During annealing, molded parts are exposed to elevated temperatures in order to accelerate their final crosslinking, to optimize the physical properties of the material and to remove the remaining volatile components and by-products of the crosslinking reactions. The optimal curing time and the optimal temperature conditions depend on the type of material, the specific recipe, the cross-linking system and the planned use of the molded part. Diffusion and evaporation of volatiles should occur at a temperature greater than the operating temperature of the part. Always ask your supplier for advice!
The tempering is carried out as standard for molded parts with peroxide or bisphenol crosslinkers. However, it can also be used on molded parts with a sulfur-containing crosslinker in order to improve certain physical properties. In some applications, tempering is absolutely necessary.
In the case of silicone moldings with a peroxide-containing crosslinker, the heat treatment removes volatile substances and by-products of the peroxide so that an odorless molding is also created. If the material is developed for contact with food or drinking water, the temperature is absolutely necessary so that the requirements of the standards of FDA, BfR, KTW or WRAS can be met.
Platinum-based crosslinkers for silicone elastomers do not contain peroxide. In order to be able to meet the requirements for contact with foodstuffs, however, these too must be tempered. This removes volatile substances from the material and improves its physical properties, in particular the permanent compression set and stability at high temperatures.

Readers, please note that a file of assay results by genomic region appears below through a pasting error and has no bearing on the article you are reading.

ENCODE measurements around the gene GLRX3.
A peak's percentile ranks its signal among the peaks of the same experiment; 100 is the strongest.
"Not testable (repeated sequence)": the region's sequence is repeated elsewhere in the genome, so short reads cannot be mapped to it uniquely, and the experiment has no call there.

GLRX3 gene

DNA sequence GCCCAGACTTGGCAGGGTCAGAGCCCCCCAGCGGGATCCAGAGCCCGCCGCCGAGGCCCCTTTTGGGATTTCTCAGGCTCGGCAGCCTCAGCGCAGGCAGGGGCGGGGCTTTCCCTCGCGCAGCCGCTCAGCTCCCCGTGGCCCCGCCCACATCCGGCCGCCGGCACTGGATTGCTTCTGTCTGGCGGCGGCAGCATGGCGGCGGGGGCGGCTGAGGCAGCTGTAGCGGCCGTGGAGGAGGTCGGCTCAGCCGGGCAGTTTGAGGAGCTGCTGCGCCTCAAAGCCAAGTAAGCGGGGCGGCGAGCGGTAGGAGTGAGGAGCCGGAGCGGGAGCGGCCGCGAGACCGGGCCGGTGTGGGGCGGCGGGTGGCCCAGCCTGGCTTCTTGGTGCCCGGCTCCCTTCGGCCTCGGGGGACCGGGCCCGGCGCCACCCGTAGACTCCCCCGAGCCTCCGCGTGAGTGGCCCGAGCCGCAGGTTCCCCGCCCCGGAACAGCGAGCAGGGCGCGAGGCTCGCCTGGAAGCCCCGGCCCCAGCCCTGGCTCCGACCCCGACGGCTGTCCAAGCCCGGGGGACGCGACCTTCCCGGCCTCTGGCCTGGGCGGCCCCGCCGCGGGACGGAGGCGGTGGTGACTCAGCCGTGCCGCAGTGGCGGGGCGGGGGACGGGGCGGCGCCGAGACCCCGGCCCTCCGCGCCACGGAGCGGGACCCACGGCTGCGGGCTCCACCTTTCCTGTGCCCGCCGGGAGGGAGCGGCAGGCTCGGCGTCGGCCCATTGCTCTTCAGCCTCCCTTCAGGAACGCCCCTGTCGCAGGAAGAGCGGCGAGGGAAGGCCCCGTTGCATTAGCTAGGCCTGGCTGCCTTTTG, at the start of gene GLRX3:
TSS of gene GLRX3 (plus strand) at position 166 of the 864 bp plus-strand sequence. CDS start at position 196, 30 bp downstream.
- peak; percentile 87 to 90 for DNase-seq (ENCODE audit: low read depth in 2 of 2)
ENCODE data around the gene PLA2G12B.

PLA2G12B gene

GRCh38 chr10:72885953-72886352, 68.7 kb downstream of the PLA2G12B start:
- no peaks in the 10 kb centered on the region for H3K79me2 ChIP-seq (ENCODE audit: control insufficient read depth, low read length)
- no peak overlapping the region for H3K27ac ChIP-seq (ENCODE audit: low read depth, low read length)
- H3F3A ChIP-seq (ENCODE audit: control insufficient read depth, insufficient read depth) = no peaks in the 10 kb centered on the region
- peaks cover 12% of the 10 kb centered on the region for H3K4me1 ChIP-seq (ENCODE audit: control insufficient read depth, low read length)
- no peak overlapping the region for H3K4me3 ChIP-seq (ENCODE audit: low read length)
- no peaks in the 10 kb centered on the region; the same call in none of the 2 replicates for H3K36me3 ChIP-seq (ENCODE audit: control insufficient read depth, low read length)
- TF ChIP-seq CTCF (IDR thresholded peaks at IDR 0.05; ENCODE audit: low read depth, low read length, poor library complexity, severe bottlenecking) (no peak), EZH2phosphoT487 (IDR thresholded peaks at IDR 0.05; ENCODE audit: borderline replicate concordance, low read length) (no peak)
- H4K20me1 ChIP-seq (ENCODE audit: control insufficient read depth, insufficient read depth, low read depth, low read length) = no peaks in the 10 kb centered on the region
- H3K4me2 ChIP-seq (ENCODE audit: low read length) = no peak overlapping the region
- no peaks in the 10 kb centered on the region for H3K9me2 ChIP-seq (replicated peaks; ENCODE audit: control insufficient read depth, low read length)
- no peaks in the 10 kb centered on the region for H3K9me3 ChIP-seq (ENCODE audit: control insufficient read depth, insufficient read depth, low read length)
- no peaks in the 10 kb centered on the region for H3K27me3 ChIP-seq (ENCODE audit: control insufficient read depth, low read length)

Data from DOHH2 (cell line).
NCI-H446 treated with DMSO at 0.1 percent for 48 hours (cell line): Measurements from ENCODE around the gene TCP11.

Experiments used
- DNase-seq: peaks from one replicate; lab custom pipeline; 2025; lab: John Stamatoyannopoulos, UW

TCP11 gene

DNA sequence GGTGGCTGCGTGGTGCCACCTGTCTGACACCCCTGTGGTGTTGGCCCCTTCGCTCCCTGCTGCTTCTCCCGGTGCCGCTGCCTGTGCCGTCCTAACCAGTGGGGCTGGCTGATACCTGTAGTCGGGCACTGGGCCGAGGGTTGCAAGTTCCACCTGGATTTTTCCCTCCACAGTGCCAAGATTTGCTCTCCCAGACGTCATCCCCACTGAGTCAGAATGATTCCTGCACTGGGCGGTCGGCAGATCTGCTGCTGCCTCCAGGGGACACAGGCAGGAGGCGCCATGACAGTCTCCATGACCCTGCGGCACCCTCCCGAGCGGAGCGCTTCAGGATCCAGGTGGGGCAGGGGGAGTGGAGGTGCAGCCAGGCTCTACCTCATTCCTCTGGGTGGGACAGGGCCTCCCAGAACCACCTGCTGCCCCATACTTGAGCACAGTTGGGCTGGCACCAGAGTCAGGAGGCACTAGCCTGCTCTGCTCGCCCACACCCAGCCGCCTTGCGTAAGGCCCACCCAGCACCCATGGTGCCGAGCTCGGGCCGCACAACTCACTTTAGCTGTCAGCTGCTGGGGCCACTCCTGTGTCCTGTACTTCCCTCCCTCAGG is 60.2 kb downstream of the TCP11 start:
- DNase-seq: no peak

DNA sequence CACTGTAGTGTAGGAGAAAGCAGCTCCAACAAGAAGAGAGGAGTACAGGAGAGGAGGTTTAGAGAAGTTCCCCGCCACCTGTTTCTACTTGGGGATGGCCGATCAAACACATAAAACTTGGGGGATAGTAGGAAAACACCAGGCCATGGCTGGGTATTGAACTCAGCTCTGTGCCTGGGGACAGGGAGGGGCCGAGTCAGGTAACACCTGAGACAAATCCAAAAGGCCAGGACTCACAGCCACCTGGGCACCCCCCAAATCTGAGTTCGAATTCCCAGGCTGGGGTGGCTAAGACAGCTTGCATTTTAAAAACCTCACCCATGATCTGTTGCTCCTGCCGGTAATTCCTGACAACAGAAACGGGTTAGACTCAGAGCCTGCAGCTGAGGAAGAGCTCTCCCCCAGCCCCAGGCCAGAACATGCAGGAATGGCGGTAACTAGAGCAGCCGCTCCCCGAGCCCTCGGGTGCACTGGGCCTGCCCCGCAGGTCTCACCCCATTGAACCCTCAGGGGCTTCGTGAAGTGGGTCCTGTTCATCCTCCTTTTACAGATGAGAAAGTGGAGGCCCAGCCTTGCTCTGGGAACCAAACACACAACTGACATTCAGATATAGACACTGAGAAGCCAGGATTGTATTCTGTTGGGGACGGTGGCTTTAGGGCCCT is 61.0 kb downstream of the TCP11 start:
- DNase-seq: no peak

FKM-based compounds are often subjected to two-phase crosslinking in order to optimize the physical properties of the material. Compression set and tear strength are two of the properties that are most often improved by annealing. The initial curing is usually done under pressure in a mold or an autoclave to prevent pore formation or cracking of the part due to outgassing of by-products of the crosslinking reactions.
Secondary hardening is achieved during tempering. Typical tempering cycles can last between 4 and 24 hours. The length of time depends on the type of material and the crosslinker used. Please see below for more information.